Ahead of the GEF’s 7th replenishment cycle, the Scientific and Technical Advisory Panel (STAP) of the GEF is interested in exploring ways that innovation contributes to GEF objectives, and the GEF may promote innovation more effectively.  This review is also timely insofar as the opportunities and challenges related to innovative approaches have changed dramatically since the GEF’s creation, starting as a pilot in 1991 and formalized by an Instrument in 1994.  GEF responsibilities have greatly expanded, many additional agencies have been given access to GEF resources, and much has been learned about what does – and doesn’t work in response to global environmental challenges.  Advances in technologies have created opportunities for new solutions.  Perhaps most dramatically, the world of global finance has expanded enormously, particularly in the form of private investments and support for new technologies.  The deliberations associated with GEF 7 thus call for a fresh look at the role of the GEF in this rapidly evolving financial landscape.  This paper looks specifically at how GEF might identify and support innovative approaches for the GEF in relation to technology, business models, and policy, as well as opportunities associated with more creative use of financial instruments, particularly non-grant support.

Published Date:
06/2018

Managing knowledge for a sustainable future

Knowledge management is the systematic processes, or range of practices, used by organizations to identify, capture, store, create, update, represent, and distribute knowledge for use, awareness and learning across and beyond the organization. To make effective use of the knowledge and learning, the GEF has accumulated from its previous investments, and applying that to its current and future projects, the GEF requires establishing a robust knowledge management system. A knowledge system is integral to the GEF achieving its objectives on maximizing global environmental benefits, and delivering transformational change at scale. This STAP paper outlines the science of knowledge management, why knowledge management is important to the GEF, and recommends how the GEF can strengthen knowledge management in the organization and projects.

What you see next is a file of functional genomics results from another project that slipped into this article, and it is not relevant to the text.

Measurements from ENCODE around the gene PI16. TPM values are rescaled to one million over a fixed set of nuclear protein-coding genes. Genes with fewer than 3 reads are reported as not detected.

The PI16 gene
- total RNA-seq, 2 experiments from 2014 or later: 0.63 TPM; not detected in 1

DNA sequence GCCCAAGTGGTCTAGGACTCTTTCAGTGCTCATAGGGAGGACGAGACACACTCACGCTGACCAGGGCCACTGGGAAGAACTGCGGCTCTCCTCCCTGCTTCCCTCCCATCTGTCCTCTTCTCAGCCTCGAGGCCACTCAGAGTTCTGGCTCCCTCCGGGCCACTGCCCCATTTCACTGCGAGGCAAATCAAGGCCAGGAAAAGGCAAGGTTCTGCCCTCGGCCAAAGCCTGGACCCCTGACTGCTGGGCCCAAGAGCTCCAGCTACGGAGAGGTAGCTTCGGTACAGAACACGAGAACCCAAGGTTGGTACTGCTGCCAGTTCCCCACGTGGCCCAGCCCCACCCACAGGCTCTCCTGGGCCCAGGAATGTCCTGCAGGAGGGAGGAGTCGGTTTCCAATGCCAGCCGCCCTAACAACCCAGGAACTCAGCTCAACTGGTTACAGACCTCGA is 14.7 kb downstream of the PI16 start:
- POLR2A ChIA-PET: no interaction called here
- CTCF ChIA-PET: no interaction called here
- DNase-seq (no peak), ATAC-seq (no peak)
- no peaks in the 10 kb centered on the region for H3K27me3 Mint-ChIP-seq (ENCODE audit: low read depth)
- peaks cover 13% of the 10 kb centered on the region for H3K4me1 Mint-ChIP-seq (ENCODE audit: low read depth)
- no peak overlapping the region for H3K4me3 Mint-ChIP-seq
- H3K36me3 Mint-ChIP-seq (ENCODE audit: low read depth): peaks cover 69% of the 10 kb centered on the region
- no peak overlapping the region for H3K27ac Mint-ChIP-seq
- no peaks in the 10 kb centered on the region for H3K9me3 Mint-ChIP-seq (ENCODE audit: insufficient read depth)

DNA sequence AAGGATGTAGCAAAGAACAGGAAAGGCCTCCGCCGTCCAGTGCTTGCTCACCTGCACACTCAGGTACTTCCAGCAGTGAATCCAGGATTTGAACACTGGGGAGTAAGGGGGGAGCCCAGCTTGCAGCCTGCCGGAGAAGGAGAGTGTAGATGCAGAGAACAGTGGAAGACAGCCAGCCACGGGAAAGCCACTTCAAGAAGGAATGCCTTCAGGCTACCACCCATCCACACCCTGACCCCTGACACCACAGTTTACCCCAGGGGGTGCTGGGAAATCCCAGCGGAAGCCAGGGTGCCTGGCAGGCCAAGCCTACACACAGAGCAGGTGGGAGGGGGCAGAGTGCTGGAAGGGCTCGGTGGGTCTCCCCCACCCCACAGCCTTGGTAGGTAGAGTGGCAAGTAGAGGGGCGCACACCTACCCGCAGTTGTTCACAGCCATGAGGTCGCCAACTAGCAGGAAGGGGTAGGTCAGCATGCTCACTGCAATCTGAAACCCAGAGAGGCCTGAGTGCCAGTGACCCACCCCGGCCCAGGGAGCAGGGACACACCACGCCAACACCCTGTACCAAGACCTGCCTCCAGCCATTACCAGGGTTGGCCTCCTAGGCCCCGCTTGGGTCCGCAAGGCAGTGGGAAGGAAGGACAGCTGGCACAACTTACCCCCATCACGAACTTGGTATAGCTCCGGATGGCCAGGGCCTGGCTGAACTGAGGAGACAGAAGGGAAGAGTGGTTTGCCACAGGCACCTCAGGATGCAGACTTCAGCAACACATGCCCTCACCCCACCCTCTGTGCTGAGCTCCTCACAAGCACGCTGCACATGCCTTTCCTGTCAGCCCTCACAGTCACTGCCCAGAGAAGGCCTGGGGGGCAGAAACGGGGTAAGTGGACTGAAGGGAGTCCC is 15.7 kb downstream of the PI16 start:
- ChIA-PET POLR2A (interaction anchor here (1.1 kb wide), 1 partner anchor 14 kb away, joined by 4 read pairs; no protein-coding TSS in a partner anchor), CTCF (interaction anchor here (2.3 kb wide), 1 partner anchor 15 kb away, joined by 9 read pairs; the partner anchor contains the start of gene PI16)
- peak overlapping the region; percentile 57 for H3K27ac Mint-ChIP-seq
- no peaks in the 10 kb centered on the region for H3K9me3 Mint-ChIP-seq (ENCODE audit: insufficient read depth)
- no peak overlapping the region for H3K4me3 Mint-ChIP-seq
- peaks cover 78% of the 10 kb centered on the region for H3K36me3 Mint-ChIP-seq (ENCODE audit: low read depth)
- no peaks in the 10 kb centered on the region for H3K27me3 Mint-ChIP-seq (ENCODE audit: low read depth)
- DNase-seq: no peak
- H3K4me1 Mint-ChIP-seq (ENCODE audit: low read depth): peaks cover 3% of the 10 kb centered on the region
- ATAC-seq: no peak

Published Date:
06/2018

Integration: to solve complex environmental problems

Environmental challenges are complex and interlinked, not only in themselves but also with social and economic issues. Better human well-being, for example, poverty reduction, improved human health, energy access and economic growth, are linked to ecological factors. Solutions for one problem can lead to unintended negative consequences, or create new environmental or socio-economic problems. For example, increasing food production in ways that deplete soils, waste water, kill pollinators and increase desertification and deforestation, would eventually prove self-limiting. This STAP paper outlines the science of integration, why integration matters to the GEF, and recommends how to improve integration in the future design of GEF projects.

Published Date:
06/2018

Novel Entities and the GEF

The Global Environment Facility (GEF) needs to be aware of the opportunities and potential benefits that new entities and technologies can offer in delivering global environmental benefits and should be mindful of the potential for new entities to become major global environmental problems. This report presents the findings of a study commissioned by the STAP, and implemented by the Environmental Law Institute, to identify novel entities of relevance to the GEF. For the study, novel entities are broadly defined as “things created and introduced into the environment by human beings that could have positive or negative disruptive effects on the earth system; and may include synthetic organic pollutants, radioactive materials, genetically modified organisms, nanomaterials, micro-plastics”.  The study identified seven novel entities that could positively or negatively impact the work of the GEF including technology-critical elements, for example, rare earth elements; next-generation nanotechnology; blockchain technology; gene editing including Clustered Regularly Interspaced Short Palindromic Repeats (CRISPR); cellular agriculture; engineered bio-based materials; and nano-enabled energy. This report presents a description of these novel entities and provides advice to the GEF on possible actions for harnessing the opportunities presented by the novel entities and preventing unintended negative impacts of the entities on the environment.

Published Date:
06/2018